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Title: Using an external surrogate for predictor model training in real-time motion management of lung tumors

Purpose: Precise prediction of respiratory motion is a prerequisite for real-time motion compensation techniques such as beam, dynamic couch, or dynamic multileaf collimator tracking. Collection of tumor motion data to train the prediction model is required for most algorithms. To avoid exposure of patients to additional dose from imaging during this procedure, the feasibility of training a linear respiratory motion prediction model with an external surrogate signal is investigated and its performance benchmarked against training the model with tumor positions directly. Methods: The authors implement a lung tumor motion prediction algorithm based on linear ridge regression that is suitable to overcome system latencies up to about 300 ms. Its performance is investigated on a data set of 91 patient breathing trajectories recorded from fiducial marker tracking during radiotherapy delivery to the lung of ten patients. The expected 3D geometric error is quantified as a function of predictor lookahead time, signal sampling frequency and history vector length. Additionally, adaptive model retraining is evaluated, i.e., repeatedly updating the prediction model after initial training. Training length for this is gradually increased with incoming (internal) data availability. To assess practical feasibility model calculation times as well as various minimum data lengths for retraining aremore » evaluated. Relative performance of model training with external surrogate motion data versus tumor motion data is evaluated. However, an internal–external motion correlation model is not utilized, i.e., prediction is solely driven by internal motion in both cases. Results: Similar prediction performance was achieved for training the model with external surrogate data versus internal (tumor motion) data. Adaptive model retraining can substantially boost performance in the case of external surrogate training while it has little impact for training with internal motion data. A minimum adaptive retraining data length of 8 s and history vector length of 3 s achieve maximal performance. Sampling frequency appears to have little impact on performance confirming previously published work. By using the linear predictor, a relative geometric 3D error reduction of about 50% was achieved (using adaptive retraining, a history vector length of 3 s and with results averaged over all investigated lookahead times and signal sampling frequencies). The absolute mean error could be reduced from (2.0 ± 1.6) mm when using no prediction at all to (0.9 ± 0.8) mm and (1.0 ± 0.9) mm when using the predictor trained with internal tumor motion training data and external surrogate motion training data, respectively (for a typical lookahead time of 250 ms and sampling frequency of 15 Hz). Conclusions: A linear prediction model can reduce latency induced tracking errors by an average of about 50% in real-time image guided radiotherapy systems with system latencies of up to 300 ms. Training a linear model for lung tumor motion prediction with an external surrogate signal alone is feasible and results in similar performance as training with (internal) tumor motion. Particularly for scenarios where motion data are extracted from fluoroscopic imaging with ionizing radiation, this may alleviate the need for additional imaging dose during the collection of model training data.« less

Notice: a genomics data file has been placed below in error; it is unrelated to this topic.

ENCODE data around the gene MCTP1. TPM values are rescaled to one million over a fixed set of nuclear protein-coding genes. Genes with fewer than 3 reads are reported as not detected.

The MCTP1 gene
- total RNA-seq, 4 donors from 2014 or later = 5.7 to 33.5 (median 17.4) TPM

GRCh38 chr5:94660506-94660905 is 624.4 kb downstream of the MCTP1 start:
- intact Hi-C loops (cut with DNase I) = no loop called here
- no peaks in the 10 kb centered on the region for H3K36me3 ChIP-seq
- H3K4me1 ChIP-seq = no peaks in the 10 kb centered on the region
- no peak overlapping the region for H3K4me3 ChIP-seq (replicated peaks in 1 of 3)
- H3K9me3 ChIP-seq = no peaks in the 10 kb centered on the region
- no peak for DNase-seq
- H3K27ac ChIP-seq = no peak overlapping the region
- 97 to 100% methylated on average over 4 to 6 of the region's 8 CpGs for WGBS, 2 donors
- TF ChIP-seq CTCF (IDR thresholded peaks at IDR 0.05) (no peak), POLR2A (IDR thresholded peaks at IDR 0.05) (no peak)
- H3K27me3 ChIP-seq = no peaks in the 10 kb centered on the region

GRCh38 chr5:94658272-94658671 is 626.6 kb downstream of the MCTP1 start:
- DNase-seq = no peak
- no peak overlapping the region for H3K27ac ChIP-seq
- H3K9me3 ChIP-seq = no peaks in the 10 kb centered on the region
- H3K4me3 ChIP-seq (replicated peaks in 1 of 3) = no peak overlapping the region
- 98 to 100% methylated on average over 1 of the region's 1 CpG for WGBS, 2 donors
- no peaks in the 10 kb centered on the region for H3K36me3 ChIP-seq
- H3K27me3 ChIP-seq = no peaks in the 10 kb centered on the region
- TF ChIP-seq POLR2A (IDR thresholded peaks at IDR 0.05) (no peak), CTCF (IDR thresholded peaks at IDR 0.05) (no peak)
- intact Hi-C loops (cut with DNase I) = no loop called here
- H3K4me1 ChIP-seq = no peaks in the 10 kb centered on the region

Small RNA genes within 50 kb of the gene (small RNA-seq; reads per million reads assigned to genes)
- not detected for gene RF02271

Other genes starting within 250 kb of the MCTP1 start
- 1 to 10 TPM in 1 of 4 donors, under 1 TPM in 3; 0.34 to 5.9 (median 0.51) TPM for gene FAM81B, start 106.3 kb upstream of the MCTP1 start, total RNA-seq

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  1. Brigham and Women’s Hospital, Dana-Farber Cancer Institute and Harvard Medical School, Boston, Massachusetts 02115 (United States)
Publication Date:
OSTI Identifier:
Resource Type:
Journal Article
Resource Relation:
Journal Name: Medical Physics; Journal Volume: 41; Journal Issue: 12; Other Information: (c) 2014 American Association of Physicists in Medicine; Country of input: International Atomic Energy Agency (IAEA)
Country of Publication:
United States